New York, USA, Nov 8 (EFE).- On Wednesday, Ivanka Trump, daughter of former President Donald Trump (2017-2021), testified in New York in the civil fraud trial against her father’s company, saying she was not involved in the preparation of the financial documents at the center of the case.
“I would assume he would have personal financial statements for accountants but those were not statements I was privy to,” she told the courtroom.
The former executive, who worked closely with her father at both the Trump Organization and the White House, maintained a calm and collected tone throughout the day, in contrast to the former president’s outbursts on Monday when he testified before the judge.
New York Attorney General Letitia James initially included Ivanka in her indictment for allegedly inflating the value of various assets to obtain favorable loans, but an appeals court removed her from the case.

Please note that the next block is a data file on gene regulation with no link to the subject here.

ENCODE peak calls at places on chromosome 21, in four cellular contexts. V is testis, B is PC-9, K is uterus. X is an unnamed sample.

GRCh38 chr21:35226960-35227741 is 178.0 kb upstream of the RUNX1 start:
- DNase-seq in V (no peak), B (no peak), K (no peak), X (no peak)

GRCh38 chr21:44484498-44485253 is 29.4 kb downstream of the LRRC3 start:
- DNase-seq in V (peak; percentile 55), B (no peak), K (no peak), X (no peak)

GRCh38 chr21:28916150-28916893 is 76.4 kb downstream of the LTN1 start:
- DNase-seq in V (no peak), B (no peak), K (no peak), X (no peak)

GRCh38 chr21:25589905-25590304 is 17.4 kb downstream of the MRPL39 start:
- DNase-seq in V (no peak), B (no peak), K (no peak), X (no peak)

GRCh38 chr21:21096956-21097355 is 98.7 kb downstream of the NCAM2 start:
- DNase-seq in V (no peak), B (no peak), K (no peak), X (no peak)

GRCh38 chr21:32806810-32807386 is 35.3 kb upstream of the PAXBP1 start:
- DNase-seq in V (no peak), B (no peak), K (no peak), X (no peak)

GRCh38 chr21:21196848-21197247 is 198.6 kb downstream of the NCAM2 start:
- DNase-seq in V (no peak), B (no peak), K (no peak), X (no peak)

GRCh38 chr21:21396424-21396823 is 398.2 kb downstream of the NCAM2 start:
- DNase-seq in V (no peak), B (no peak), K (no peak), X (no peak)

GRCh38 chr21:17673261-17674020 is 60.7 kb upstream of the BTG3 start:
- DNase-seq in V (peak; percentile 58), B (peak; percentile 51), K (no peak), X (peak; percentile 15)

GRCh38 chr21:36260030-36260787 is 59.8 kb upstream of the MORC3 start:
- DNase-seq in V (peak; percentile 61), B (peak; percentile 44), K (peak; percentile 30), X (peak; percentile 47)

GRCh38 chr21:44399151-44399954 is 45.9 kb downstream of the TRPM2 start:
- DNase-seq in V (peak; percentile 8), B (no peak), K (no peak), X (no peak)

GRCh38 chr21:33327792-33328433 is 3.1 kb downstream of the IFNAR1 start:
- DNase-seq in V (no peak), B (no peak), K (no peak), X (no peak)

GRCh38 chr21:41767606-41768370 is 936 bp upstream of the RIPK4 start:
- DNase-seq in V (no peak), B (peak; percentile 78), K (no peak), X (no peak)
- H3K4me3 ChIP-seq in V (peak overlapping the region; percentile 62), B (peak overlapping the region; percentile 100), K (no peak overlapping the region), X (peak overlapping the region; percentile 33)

She is the fourth member of the Trump family to testify in the trial, following her father and brothers Donald Trump Jr. and Eric Trump.
Unlike her brothers, Ivanka is being represented by a different legal team than the one representing her father.
During her testimony on Wednesday, she claimed she did not recall details of negotiations to secure financing for various Trump Organization projects or talks to secure a $300 million loan from Deutsche Bank.
“This level of granularity was not something that I can sit here today and say that I recall,” she said.
The former president faces a $250 million fine and could have his licenses to do business in the city revoked.
The judge, Arthur Engoron, summarily ruled before the trial began that Trump and the other defendants – his two eldest sons and two former executives of the company – had committed continuous fraud, a decision that the former president and his lawyers denounced as unfair.
However, his order to revoke Trump’s business licenses was (temporarily) blocked by an appeals court. The prosecutor is now asking the judge to decide on a fine and to ban the family business from the New York real estate market for the next five years. EFE